Composite of turmeric and mulberry may aid arthritis, rat study

By Adi Menayang

- Last updated on GMT

Related tags Anti-inflammatory

Photo: iStock
Photo: iStock
An independent study conducted by botanical supplements manufacturer Unigen found that pain and inflammation in rats with paw edema were alleviated with a turmeric and mulberry composite supplement.

The composite UP1304 is made out of ethanol extracts of Curcuma longa​ (turmeric) root and Morus alba​ (white mulberry) root bark, one of Unigen’s proprietary combinations patented as Romatol.

Unigen’s researchers, based in Seattle and Chungnam, South Korea, tested the composite on rats with carrageenan-induced paw edema using oral dose ranges of 100-400mg/kg and found “statistically significant improvements in pain resistance and paw edema suppression” ​compared to the control group mice supplemented with 200mg/kg of ibuprofen.

Relief for arthritis caused by various factors

“Regardless of the initial causes or types of arthritis, during the course of the disease, phospholipids from damaged cell membranes are converted, within joints, to arachidonic acid, creating the initial step in the inflammation cascade,”​ the report said.

Popular solutions for arthritis are over-the-counter non-steroidal anti-inflammatory drugs (NSAIDs) or a prescription for substance that inhibits COX-mediated formation of prostaglandins, which the researchers contend increases sensitivity.

“Nevertheless, this approach which focuses mainly on diminishing pain will only mask the actual etiology,”​ the researchers contend, “leading to irreversible damage to the join structure, and rendering the management unsuccessful.”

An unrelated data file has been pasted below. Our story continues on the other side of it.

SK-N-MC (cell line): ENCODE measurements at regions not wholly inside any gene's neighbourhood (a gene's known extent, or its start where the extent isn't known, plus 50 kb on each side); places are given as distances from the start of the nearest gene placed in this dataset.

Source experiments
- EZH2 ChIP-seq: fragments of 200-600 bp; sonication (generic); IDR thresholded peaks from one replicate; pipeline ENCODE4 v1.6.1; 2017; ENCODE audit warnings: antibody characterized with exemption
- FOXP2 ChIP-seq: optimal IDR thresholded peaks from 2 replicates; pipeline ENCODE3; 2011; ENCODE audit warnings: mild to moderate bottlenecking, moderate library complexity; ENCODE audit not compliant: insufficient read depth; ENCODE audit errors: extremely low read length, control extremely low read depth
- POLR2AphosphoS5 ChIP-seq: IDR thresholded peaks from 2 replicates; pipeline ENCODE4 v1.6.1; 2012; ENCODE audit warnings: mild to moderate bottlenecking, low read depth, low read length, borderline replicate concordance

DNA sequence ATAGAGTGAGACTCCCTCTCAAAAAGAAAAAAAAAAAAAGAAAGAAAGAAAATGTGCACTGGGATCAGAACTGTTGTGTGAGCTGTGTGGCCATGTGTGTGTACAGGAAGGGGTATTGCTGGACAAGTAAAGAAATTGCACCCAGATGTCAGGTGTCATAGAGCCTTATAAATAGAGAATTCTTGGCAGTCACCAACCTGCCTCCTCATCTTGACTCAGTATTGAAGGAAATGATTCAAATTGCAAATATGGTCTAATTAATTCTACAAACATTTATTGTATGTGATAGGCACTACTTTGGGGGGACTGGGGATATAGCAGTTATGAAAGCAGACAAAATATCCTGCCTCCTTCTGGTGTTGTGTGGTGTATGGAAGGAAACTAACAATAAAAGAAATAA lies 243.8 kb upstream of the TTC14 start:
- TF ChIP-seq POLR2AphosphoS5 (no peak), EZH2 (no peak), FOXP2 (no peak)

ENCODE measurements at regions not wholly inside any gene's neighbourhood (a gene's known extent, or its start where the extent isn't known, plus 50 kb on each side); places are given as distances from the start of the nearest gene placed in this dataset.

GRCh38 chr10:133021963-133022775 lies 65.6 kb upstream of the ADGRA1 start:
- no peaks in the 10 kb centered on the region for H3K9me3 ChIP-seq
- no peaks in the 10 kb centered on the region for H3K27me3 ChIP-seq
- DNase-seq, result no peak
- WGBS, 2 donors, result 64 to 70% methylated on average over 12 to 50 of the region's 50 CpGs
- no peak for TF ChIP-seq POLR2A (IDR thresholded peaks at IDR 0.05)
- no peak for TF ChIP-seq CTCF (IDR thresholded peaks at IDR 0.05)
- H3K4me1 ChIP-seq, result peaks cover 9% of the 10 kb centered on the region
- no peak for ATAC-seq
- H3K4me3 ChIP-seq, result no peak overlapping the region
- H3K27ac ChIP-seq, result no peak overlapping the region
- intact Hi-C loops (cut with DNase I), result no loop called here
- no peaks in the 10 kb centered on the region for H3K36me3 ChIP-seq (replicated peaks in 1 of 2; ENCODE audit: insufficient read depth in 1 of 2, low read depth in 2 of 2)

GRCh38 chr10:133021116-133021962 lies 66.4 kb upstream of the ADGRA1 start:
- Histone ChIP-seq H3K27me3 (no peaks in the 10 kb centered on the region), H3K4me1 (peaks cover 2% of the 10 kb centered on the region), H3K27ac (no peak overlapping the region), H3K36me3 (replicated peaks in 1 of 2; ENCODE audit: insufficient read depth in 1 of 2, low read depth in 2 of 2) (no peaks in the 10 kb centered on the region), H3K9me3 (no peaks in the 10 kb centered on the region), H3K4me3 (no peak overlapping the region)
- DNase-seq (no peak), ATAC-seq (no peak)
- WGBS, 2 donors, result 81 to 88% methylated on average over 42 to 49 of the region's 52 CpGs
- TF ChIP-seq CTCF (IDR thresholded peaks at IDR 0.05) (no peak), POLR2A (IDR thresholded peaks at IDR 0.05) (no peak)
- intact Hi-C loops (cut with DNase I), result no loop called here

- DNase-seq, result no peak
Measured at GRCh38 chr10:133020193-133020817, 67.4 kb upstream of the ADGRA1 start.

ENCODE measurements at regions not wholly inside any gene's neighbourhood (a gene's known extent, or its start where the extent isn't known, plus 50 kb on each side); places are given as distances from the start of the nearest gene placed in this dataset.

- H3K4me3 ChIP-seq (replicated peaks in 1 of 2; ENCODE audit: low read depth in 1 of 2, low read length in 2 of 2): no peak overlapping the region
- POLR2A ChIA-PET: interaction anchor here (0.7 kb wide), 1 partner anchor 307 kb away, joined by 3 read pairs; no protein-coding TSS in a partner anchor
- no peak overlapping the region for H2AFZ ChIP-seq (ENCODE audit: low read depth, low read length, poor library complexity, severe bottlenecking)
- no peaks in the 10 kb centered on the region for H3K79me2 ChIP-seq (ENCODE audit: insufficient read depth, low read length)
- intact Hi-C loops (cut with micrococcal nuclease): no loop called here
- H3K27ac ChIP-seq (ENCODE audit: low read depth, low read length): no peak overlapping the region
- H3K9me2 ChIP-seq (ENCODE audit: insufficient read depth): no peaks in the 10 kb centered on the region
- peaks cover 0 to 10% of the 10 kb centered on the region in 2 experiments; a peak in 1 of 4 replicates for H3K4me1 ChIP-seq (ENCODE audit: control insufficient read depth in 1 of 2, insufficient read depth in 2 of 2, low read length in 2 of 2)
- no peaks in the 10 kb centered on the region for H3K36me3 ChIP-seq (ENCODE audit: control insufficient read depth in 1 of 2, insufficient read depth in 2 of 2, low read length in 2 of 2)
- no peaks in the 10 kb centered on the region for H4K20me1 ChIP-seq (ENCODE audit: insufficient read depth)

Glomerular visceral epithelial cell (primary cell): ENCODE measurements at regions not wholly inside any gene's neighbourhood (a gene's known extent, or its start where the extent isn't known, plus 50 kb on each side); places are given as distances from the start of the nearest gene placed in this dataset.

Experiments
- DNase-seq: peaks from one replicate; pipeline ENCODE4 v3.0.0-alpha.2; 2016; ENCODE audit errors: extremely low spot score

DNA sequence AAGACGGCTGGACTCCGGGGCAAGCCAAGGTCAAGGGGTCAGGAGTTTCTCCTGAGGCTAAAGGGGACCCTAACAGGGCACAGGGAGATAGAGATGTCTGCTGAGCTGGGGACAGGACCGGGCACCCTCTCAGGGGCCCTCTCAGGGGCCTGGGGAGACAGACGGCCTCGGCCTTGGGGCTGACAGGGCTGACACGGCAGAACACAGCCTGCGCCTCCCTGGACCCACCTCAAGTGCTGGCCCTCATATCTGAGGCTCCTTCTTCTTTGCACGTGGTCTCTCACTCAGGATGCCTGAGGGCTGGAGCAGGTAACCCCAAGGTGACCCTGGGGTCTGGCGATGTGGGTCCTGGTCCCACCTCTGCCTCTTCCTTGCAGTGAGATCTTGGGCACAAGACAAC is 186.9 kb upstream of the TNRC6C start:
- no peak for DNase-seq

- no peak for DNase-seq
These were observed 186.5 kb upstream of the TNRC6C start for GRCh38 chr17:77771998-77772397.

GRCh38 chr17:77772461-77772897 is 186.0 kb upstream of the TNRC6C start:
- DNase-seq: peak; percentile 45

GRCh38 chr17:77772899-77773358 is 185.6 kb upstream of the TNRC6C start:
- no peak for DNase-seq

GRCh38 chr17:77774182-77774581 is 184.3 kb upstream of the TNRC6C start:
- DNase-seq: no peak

The botanical composite was tested with the assumption that the prenylated flavonoids, stilbenoids, and curcumin found in the original plants may possess analgesics and anti-inflammatory properties that can alleviate arthritis-related pain.

Mimicking arthritis

To test the composite’s efficacy in pain alleviation, the researchers used 75 Lewis rats and sedated them with 2.5% isoflurane, and injected them with 100 microliters of 1% w/v carrageenan into the plantar surface of the right hind paw of each rat to induce inflammation and pain sensitivity.

The rats were divided into 15 groups (five in each). Members of the control group were orally given 200mg/kg of ibuprofen, while the remaining groups were given UP1304 at doses of 100, 200, 300, or 400mg/kg.

Slower response means effective supplementation

To test the rat’s sensitivity an “allodynia evaluation” was performed, which involved the tip of a Randall-Selitto applied perpendicularly to the central plantar surface of the right hind paw. Reaction speed was the data used to measure the composite’s efficacy.

“A positive response to the applied pressure [is] noted by sharp withdrawal of the paw,”​ the report said. “When rats were given UP1304 at a dose of 300 mg/kg, the observed reductions in inflammation and pain sensitivity were greater than the theoretically calculated values at all experimental time points.”

“Joint health is a category that continues to be dominated by a few ingredients, and we would like to see that offering expanded, adding value to Unigen’s clients,”​ Grant Bergstrom, VP of Sales & Marketing, said in a press release.

“The clinical use of UP1304 could be rationalized by the fact that the primary biomarkers frequently isolated with patients experiencing chronic arthritis were modulated by UP1304 and its constituents,”​ the researchers said. “Therefore, UP1304 could potentially be considered as a dietary supplement product for the management of arthritis.”

Source: The Journal of Integrative Medicine

Published online first, doi:10.1016/S2095-4964(16)60231-5

Analgesic and anti-inflammatory effects of UP1304, a botanical composite containing standardized extracts of Curcuma longa and Morus alba

Authors: M. Yimam, et al.

Related topics Research

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